- Entrepreneur Michelle Mone defended boyfriend and business partner Doug Barrowman over alleged ties to tax avoidance
- Barrowman has served as director of offshore payroll firm Aston Management Ltd (AML)
- Hundreds of workers could be at risk, according to the U.K's Mirror newspaper
British entrepreneur and parliamentarian Michelle Mone has defended her billionaire boyfriend over his links to an alleged £13 million ($16.9 million) tax avoidance scheme.
Doug Barrowman had previously served as director of an offshore payroll company called Aston Management Ltd (AML). AML is said to have helped its workers reduce their tax bills to less than 10 percent.
"They're not going after my partner, and it was a scheme that was set up – and I'm not here to speak on his behalf, it's not my business – but it was a scheme that was set up way back in 2011," Mone told CNBC Wednesday.
"And when legislation changed, they stopped doing it. So nothing was illegal, nothing was untowards, and he hasn't done a thing wrong."
Her Majesty's Revenue and Customs (HMRC), the U.K. governmental department tasked with collecting taxes, has asked contractors who benefited from the scheme to pay back tens of thousands in income tax.
AML allowed its clients to sign up to Employee Benefit Trusts (EBTs), funds which can be set up overseas by firms to hold assets on behalf of their employees. These clients effectively became members of staff under the scheme.
The firm paid EBT benefits into the U.K. accounts of staff, on which they paid little or no tax, according to the U.K's Mirror newspaper. And now hundreds of workers could be at risk of bankruptcy with the HMRC demanding the cash, according to the report.
A spokesman for Barrowman said in statement that the structures in place for contractors were "fully compliant with U.K. law."
"AML established structures for hard-working contractors and not millionaire celebrities or high net-worth individuals which was fully compliant with U.K. law. When the legislation changed in 2011 these structures subsequently ceased," the spokesman told CNBC in an email.
"HMRC unfairly issued APNs (accelerated payment notices) in a bid to retrospectively punish our clients and it was decided that this decision would be challenged at a judicial review."
The spokesman added: "Other companies have chosen to turn their backs on clients who offered such structures but we decided to invest hundreds of thousands of pounds financing legal action to defend the rights of individuals from unwarranted and unjust HMRC demands and will continue to do so, in this respect the judgement is being appealed."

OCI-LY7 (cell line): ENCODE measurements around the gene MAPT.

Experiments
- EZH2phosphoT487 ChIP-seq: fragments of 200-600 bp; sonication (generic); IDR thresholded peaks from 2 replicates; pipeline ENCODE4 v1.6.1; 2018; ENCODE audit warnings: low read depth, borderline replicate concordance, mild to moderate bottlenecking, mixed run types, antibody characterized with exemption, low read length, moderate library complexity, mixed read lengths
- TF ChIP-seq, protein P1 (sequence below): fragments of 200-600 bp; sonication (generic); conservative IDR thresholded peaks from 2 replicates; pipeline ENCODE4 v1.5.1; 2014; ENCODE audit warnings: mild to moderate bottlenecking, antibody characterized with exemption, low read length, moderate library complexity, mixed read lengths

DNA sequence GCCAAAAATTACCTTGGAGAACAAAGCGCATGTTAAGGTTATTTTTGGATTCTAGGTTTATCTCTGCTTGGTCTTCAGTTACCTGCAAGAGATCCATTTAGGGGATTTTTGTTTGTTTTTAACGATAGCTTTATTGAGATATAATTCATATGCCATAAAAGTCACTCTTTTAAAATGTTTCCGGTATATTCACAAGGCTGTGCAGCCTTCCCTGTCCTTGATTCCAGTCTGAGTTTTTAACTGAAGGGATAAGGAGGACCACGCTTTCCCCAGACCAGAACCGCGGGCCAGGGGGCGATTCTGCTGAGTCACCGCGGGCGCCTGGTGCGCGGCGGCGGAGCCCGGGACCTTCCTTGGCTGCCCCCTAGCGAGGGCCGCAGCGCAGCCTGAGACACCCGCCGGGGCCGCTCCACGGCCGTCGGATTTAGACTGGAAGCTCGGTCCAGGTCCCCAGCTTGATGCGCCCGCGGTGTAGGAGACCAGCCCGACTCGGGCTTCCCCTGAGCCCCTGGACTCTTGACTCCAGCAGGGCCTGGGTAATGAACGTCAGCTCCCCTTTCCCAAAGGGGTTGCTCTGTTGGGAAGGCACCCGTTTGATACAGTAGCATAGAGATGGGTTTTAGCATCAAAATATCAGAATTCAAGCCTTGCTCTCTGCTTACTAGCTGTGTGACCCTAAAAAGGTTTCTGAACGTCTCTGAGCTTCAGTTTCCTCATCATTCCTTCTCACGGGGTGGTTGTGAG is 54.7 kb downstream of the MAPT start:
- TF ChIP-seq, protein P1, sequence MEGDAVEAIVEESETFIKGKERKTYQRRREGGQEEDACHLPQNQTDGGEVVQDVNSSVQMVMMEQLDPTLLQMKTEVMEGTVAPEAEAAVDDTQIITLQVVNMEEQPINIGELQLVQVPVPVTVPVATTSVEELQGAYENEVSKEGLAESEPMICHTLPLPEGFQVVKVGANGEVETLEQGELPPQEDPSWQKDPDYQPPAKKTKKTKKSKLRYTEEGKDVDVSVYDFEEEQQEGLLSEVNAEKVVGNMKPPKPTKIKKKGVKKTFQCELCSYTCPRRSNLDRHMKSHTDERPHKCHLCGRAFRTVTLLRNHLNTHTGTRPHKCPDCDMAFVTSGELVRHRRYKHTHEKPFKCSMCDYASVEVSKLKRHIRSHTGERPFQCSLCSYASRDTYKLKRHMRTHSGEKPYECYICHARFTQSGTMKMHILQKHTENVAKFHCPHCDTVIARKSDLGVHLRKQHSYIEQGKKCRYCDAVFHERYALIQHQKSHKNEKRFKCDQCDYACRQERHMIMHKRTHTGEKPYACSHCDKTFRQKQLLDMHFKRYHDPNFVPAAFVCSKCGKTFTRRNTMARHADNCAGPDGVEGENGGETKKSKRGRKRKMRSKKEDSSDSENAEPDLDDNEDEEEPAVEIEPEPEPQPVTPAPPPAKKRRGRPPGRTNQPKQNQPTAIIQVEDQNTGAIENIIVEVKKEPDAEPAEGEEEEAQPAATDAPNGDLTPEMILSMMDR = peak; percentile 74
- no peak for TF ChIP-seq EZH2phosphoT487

Barrowman's boyfriend and business partner Mone is a lawmaker in the U.K.'s upper chamber of parliament, the House of Lords, and was appointed by former Prime Minister David Cameron in 2015.
She told CNBC that the rules on such funds had been changed by HMRC in 2011, and were considered legal at the time.
"Before I entered the House of Lords, I had an EBT (Electronic Benefits Transfer) that my ex-husband set up in the business. And you've got to look back and think, if you've got companies, then you're going to look for the best way for your people, for your employees, and that's what we were advised," she said.
Mone added: "Now, that's all changed now, and that's all been stopped, but I wouldn't sit here and say he's done anything illegal, anything but. He is an amazing guy, very charitable, and a very successful business guy."
Barrowman is the owner of the Knox Group of companies, and on Wednesday launched a real estate development in Dubai jointly with Mone, touted to be the first to be priced in bitcoin. AML is still part of Barrowman's Knox Group.
A spokesman for HMRC said that, although it couldn't comment on individual cases, it has "robust compliance procedures" in place to identify tax avoidance.
"Like most other avoidance schemes Employment Benefit Trust schemes simply do not work. HMRC always challenges tax avoidance on behalf of the majority of people who play by the rules," the spokesman said.
"HMRC has robust compliance procedures to identify and take targeted action against any identified attempt to avoid tax."
The department said that people facing payment problems due to potential tax avoidance are advised to get in touch.
"Anyone who anticipates problems meeting their tax obligations should contact HMRC, who may be able to offer extra time to pay based on an evaluation of individual circumstances. The department has an outstanding track record for supporting those with genuine problems," the spokesman added.